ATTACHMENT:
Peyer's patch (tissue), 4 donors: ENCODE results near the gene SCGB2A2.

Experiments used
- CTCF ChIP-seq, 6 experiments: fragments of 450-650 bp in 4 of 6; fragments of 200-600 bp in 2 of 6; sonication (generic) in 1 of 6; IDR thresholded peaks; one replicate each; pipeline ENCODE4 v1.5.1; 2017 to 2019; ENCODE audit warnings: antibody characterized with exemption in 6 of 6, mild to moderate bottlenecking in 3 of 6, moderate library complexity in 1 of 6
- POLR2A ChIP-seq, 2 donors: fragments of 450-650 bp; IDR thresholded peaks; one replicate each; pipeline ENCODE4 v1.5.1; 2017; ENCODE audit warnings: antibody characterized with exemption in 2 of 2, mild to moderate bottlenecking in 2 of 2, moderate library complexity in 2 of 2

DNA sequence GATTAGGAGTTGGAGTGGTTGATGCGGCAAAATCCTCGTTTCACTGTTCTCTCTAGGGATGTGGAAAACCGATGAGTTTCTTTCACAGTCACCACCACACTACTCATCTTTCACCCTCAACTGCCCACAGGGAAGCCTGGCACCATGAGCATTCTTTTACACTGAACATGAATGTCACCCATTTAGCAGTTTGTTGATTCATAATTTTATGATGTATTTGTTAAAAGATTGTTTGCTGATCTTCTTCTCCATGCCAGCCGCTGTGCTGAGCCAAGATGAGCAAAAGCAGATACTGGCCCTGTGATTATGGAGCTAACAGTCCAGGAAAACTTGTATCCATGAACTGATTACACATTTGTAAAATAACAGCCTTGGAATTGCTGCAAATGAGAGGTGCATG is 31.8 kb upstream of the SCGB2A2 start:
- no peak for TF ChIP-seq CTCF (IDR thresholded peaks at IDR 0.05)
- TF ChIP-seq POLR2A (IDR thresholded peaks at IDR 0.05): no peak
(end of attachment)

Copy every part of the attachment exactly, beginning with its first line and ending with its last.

Peyer's patch (tissue), 4 donors: ENCODE results near the gene SCGB2A2.

Experiments used
- CTCF ChIP-seq, 6 experiments: fragments of 450-650 bp in 4 of 6; fragments of 200-600 bp in 2 of 6; sonication (generic) in 1 of 6; IDR thresholded peaks; one replicate each; pipeline ENCODE4 v1.5.1; 2017 to 2019; ENCODE audit warnings: antibody characterized with exemption in 6 of 6, mild to moderate bottlenecking in 3 of 6, moderate library complexity in 1 of 6
- POLR2A ChIP-seq, 2 donors: fragments of 450-650 bp; IDR thresholded peaks; one replicate each; pipeline ENCODE4 v1.5.1; 2017; ENCODE audit warnings: antibody characterized with exemption in 2 of 2, mild to moderate bottlenecking in 2 of 2, moderate library complexity in 2 of 2

DNA sequence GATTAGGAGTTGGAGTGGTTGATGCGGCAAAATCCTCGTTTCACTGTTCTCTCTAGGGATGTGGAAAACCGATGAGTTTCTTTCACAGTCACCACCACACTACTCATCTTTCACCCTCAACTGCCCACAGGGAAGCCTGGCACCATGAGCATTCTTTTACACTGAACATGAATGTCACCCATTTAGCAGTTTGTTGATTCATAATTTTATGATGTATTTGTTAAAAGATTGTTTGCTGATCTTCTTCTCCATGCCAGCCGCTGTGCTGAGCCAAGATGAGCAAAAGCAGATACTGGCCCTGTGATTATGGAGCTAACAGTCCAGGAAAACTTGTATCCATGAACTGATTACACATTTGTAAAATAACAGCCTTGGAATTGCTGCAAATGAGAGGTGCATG is 31.8 kb upstream of the SCGB2A2 start:
- no peak for TF ChIP-seq CTCF (IDR thresholded peaks at IDR 0.05)
- TF ChIP-seq POLR2A (IDR thresholded peaks at IDR 0.05): no peak